For the second consecutive year, the Capitals have teamed up with the D.C-area nonprofit Homeward Trails Animal Rescue to create a dog calendar featuring players posing with adorable pooches.

Some images from the photo shoot have leaked, and they are super cute:


@backstrom19 gets some puppy kisses after his shoot. #capscaninecalendar

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#CapsCanineCalendar shoot with Braden Holtby and Hogan from Homeward Trails Animal Rescue

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Rufus celebrates his and Aaron's shoot with a high 5! #capscaninecalendar

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Not only did the players look good, they were advocating a worthy cause. Homeward Trails Animal Rescue provides adoption services in the Virginia, Maryland and DC area.

“Animals don’t have a voice,” defenseman Karl Alzner, whose three dogs joined him at the shoot, told For The Win. “A lot of times, animals get overlooked. They can’t say, ‘Oh, I need this, I need help.’ People seem to think that they can almost push them aside and not worry about them. “This just brings a little more awareness. There are so many dogs that need help.”

Here's a video from the photo shoot:

Washington is following a time-honored tradition of hockey players joining forces with dogs for a good cause. The Pittsburgh Penguins are also teaming with a charity for their 2015 Penguins and Paws calendar, while the Chicago Blackhawks did a shoot for 2014. In fact, if you just can't get enough of photos of hockey players with their pets, check out this blog devoted to that very subject.

The Capitals' 2015 calendar will be available in December.

Bode Miller isn't leaving the sporting world. He's just changing his scenery. The Olympic skier, whom many believe made his final Olympic appearance in 2014, has revealed plans to become a professional horse trainer.

Miller's decision is not an impulsive one. He has been a known fan of horse racing for years. Over that time, he's become close friends with Bob Baffert -- so close that Baffert named one of his children Bode.

Now, Baffert will also serve as Miller's mentor as he enters the world of full-time horsetraining. As he revealed to In Depth with Graham Bensinger, Miller is in the process of buying a horse training facility in Kentucky, where his training work will be based.

In the meantime, Miller isn't done skiing competitively. But he knows the end is near, and he doesn't expect to continue skiing all the way to the 2018 Winter Olympics.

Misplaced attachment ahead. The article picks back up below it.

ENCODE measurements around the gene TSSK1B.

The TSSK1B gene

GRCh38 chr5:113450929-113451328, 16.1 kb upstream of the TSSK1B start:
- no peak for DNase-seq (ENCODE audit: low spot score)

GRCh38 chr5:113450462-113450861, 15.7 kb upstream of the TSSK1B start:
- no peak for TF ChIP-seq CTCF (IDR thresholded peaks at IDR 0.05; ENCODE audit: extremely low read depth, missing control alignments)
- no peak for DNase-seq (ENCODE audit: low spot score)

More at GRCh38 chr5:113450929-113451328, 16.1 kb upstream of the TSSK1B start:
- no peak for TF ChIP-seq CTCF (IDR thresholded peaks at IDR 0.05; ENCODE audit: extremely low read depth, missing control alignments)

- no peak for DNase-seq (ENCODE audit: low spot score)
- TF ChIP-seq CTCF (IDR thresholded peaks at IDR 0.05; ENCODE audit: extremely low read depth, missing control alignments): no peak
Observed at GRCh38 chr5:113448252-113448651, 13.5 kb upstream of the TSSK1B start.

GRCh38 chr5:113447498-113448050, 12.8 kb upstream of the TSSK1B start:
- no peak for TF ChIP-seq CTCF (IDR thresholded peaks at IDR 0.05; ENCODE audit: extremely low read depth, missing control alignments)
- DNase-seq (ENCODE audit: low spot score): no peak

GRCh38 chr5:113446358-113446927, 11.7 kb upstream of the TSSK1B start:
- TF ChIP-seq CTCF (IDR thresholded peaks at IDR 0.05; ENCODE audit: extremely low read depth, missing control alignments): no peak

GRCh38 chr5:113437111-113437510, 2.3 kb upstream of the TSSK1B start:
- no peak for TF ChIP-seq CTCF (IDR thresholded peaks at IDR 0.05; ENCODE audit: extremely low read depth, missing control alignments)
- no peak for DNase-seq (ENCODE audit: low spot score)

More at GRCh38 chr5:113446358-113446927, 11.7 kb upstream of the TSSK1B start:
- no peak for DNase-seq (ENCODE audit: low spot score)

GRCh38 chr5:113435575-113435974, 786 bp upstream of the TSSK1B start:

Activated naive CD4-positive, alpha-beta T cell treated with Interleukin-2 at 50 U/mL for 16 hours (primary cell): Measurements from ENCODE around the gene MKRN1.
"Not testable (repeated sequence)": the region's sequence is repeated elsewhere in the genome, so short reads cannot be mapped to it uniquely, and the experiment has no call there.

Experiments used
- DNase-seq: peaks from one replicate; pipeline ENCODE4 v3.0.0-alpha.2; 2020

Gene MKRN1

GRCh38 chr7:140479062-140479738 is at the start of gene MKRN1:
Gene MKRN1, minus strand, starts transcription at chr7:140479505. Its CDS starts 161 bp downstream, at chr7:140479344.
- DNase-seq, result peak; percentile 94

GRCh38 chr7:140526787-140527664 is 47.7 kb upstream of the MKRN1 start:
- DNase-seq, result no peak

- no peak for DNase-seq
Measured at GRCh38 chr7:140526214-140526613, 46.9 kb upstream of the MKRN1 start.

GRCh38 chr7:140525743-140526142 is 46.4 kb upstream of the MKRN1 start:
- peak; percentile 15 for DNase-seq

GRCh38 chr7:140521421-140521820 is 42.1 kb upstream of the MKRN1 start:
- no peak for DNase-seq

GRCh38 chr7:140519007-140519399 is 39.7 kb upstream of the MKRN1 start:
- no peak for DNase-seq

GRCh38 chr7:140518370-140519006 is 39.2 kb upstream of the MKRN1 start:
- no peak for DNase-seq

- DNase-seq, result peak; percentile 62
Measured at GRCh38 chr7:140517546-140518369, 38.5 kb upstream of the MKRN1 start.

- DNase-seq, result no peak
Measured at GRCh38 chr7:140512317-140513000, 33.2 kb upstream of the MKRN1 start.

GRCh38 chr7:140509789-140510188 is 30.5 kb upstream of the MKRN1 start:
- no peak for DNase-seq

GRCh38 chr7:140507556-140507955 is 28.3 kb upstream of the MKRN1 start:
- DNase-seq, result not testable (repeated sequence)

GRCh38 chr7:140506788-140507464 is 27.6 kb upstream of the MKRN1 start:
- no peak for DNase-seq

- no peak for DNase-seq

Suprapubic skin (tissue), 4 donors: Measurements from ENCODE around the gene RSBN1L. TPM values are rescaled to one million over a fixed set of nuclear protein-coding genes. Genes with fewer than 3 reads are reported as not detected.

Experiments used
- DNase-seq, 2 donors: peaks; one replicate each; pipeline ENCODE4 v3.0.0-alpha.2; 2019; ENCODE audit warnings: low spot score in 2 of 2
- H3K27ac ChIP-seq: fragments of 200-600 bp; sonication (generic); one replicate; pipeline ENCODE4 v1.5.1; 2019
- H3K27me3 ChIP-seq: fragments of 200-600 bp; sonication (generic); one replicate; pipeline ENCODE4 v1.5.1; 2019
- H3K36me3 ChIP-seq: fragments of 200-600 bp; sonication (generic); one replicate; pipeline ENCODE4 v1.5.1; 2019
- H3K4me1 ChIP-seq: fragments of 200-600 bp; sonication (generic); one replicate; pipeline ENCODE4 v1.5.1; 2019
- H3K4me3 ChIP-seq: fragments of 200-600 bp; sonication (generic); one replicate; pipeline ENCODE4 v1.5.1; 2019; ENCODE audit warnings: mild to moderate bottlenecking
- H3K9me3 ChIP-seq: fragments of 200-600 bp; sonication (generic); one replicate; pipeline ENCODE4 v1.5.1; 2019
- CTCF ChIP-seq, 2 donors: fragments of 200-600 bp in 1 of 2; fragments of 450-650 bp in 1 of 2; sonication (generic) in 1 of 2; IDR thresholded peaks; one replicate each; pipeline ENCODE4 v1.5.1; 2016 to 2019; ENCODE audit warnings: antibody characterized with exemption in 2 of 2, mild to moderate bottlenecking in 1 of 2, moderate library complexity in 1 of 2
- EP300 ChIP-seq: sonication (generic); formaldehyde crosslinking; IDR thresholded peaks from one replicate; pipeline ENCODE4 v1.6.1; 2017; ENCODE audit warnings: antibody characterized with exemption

Check out a sneak peak of the interview:

It's a match made in Royals heaven: Katie Castan, the woman everyone knows as "the girl who won a puppy," finally has her dream dog.

Castan became Internet famous after TV cameras found her at the Oakland-Kansas City wild-card game. Castan was holding a sign that read, "If we win, he's buying me a puppy!" with an arrow pointing to her boyfriend. After the Royals won dramatically in extra innings, everyone wanted to know if Castan's boyfriend would, in fact, live up to his promise.

It turns out she's dating a good one -- or, at least, she's dating a guy who won't defy a nation that wants to see a puppy in his girlfriend's arms. Castan had previously said they would likely adopt a dog from KC Pet Project, and that they would wait until after the season to get their dog.

But Castan was then approached by a family looking for a new home for their 4-year-old Corgi, and they called Castan to see if she was interested.

This is the end result:

"Since a corgi is the dog of my dreams, we went to meet her and I immediately fell in love," Castan told The Kansas City Star, which first reported the story.

And they lived happily ever after.

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Kobe Bryant will do almost anything to gain a competitive advantage, and the super-motivated Los Angeles Lakers star recently revealed that this drive includes looking to the animal kingdom for help with his jump shot.

In an interview with the New York Times, in which Bryant and Huffington Post founder Ariana Huffington sat down with reporter Philip Galanes, Bryant said he was looking for ways to improve his balance after struggling with his shot early in his career. Flipping through channels one day he settled on the Discovery Channel, where he watched a cheetah in the hunt:

"When you watch me shoot my fadeaway jumper, you'll notice my leg is always extended. I had problems making that shot in the past. It’s tough. So one day I’m watching the Discovery Channel and see a cheetah hunting. When the cheetah runs, its tail always gives it balance, even if it’s cutting a sharp angle. And that’s when I was like: My leg could be the tail, right?"

The stories of Bryant's work ethic are copious, but this may be the most unique. It's one thing to put in hours upon hours in the gym, it's another to study animals.

The NBA community has had some fun with Bryant's reveal, and writer Matt Moore created this graphic depicting the change in Bryant's form: